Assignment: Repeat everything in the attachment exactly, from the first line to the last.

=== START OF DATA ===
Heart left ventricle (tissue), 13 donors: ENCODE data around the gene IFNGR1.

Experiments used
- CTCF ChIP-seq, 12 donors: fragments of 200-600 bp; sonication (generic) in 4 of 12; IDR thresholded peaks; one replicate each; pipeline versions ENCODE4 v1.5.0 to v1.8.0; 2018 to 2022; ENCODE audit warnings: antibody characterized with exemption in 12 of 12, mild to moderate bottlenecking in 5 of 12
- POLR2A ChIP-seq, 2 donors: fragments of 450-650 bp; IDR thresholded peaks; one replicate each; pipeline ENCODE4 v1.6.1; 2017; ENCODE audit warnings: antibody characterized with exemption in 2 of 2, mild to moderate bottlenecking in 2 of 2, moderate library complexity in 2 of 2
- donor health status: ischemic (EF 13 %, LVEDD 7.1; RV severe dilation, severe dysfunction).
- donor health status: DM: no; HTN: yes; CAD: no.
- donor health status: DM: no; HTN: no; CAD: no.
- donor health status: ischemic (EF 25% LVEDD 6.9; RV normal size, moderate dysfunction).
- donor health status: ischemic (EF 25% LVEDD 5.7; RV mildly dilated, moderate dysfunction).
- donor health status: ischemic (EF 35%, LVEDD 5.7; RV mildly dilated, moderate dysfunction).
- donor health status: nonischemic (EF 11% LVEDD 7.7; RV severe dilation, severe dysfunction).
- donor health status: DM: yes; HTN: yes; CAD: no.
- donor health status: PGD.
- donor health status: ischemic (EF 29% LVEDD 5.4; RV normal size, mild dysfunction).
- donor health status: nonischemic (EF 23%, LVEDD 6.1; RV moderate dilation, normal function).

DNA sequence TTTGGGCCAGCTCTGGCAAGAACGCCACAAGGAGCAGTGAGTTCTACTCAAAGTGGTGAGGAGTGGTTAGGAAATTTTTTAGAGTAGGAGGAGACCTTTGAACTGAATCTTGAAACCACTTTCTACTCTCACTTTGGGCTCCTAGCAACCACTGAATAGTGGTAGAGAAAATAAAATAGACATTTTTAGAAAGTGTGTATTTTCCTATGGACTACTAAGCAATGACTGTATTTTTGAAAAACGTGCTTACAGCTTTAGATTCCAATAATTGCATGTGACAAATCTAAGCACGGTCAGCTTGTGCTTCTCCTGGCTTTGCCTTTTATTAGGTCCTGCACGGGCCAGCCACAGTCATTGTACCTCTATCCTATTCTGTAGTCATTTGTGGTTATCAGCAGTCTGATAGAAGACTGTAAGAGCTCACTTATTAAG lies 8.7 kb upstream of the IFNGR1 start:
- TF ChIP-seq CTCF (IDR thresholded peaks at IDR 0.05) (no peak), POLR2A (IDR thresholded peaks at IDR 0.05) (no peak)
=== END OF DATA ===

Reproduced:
Heart left ventricle (tissue), 13 donors: ENCODE data around the gene IFNGR1.

Experiments used
- CTCF ChIP-seq, 12 donors: fragments of 200-600 bp; sonication (generic) in 4 of 12; IDR thresholded peaks; one replicate each; pipeline versions ENCODE4 v1.5.0 to v1.8.0; 2018 to 2022; ENCODE audit warnings: antibody characterized with exemption in 12 of 12, mild to moderate bottlenecking in 5 of 12
- POLR2A ChIP-seq, 2 donors: fragments of 450-650 bp; IDR thresholded peaks; one replicate each; pipeline ENCODE4 v1.6.1; 2017; ENCODE audit warnings: antibody characterized with exemption in 2 of 2, mild to moderate bottlenecking in 2 of 2, moderate library complexity in 2 of 2
- donor health status: ischemic (EF 13 %, LVEDD 7.1; RV severe dilation, severe dysfunction).
- donor health status: DM: no; HTN: yes; CAD: no.
- donor health status: DM: no; HTN: no; CAD: no.
- donor health status: ischemic (EF 25% LVEDD 6.9; RV normal size, moderate dysfunction).
- donor health status: ischemic (EF 25% LVEDD 5.7; RV mildly dilated, moderate dysfunction).
- donor health status: ischemic (EF 35%, LVEDD 5.7; RV mildly dilated, moderate dysfunction).
- donor health status: nonischemic (EF 11% LVEDD 7.7; RV severe dilation, severe dysfunction).
- donor health status: DM: yes; HTN: yes; CAD: no.
- donor health status: PGD.
- donor health status: ischemic (EF 29% LVEDD 5.4; RV normal size, mild dysfunction).
- donor health status: nonischemic (EF 23%, LVEDD 6.1; RV moderate dilation, normal function).

DNA sequence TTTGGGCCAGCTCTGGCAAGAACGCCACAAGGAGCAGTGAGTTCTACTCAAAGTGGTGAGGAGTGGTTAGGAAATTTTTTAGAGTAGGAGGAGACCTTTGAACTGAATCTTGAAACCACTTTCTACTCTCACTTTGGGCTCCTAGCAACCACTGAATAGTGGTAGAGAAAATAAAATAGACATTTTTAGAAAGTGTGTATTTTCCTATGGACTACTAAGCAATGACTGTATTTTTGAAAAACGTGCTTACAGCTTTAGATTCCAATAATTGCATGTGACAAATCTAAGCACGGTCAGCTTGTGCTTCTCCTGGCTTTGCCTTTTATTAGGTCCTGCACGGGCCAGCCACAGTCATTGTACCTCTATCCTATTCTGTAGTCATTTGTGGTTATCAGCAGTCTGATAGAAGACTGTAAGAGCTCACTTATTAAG lies 8.7 kb upstream of the IFNGR1 start:
- TF ChIP-seq CTCF (IDR thresholded peaks at IDR 0.05) (no peak), POLR2A (IDR thresholded peaks at IDR 0.05) (no peak)